Well conditions are appalling - the first thing is that they haven't improved much over the years. The main reason for this is the government policy of apartheid itself which forces blacks to accept incredibly low wages. The other main reason is the enormous restrictions which are placed on the freedom of black people to sell their labour or move about the country and there are also apartheid laws that restrict them. The worst hit districts you will find in the rural areas where the average wage for black workers is under $20 cash a month and where in some areas the malnutrition and starvation figures go as high as 50% rates for children under the age of five. In the urban areas things are not much better. Wages are higher - up to an average of $60 a month but still well below the poverty line which is the so-called starvation line calculated at $75 a month. So blacks are being paid grossly inadequately - their wages are between one-fifth and one-sixth, sometimes even less, of white wages and in the mining industry, for example, the wealthiest industry of all, black miners are paid one-seventeenth of what white workers are paid.page break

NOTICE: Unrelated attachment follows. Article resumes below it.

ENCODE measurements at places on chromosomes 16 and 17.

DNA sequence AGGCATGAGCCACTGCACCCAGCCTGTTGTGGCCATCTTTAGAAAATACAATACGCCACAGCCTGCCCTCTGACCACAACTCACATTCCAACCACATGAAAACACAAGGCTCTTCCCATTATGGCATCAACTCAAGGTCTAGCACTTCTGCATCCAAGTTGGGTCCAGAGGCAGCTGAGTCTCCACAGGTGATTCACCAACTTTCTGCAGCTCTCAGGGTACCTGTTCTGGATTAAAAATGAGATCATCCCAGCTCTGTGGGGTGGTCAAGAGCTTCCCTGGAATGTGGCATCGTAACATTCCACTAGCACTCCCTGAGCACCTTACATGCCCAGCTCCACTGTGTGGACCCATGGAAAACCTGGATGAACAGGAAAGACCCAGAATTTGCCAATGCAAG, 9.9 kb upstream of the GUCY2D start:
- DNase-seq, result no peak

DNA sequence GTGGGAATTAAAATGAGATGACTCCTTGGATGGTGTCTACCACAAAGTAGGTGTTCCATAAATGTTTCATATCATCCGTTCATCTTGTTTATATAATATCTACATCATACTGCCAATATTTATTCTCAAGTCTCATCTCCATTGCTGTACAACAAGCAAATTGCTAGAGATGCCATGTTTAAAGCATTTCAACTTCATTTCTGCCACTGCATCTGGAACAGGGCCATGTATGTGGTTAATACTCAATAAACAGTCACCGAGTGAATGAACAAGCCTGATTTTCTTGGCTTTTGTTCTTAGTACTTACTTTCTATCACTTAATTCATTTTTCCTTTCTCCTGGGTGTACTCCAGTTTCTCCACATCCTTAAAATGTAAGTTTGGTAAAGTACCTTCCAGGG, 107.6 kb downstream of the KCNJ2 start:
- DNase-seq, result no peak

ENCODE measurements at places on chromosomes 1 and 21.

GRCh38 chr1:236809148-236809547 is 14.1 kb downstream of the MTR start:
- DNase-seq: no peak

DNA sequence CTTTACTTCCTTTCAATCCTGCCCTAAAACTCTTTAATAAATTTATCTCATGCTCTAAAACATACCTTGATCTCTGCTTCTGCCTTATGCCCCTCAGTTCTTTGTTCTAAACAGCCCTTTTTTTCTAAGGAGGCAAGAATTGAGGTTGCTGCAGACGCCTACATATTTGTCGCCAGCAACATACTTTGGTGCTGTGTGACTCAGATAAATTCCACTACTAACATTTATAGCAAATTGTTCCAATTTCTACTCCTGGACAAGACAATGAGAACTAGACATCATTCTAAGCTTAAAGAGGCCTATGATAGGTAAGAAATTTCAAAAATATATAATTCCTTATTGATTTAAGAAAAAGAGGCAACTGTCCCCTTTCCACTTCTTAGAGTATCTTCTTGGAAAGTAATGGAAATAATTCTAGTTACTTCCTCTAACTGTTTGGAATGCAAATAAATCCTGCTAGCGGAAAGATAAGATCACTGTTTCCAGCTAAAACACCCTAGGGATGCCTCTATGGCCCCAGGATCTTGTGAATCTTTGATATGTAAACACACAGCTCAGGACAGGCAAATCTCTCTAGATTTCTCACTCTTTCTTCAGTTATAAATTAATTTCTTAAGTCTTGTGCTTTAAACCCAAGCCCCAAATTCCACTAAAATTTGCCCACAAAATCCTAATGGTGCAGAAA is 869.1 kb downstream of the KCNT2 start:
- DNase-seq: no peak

And the coloured people - what is the official government definition of a coloured person?
There are seven different categories of coloured people - the last of which is simply called 'other coloured' - basically they are people of mixed black and white descent and the government has chosen to regard them as not pure whites. It's in fact a false racial category because coloured people aren't a nation of any sort and the range of ethnic differences within the coloured people is far more than that of simply one group of people.
They are actually treated much less harshly then than the black people?
Well they're treated much less savagely - pass laws don't apply to them but all the laws which distinguish between whites and non-whites do apply to them. They have to live in separate areas, go to separate schools, they get inferior jobs, inferior education and their careers are frustrated by segregation in wages - the best jobs are closed to them, things of that sort.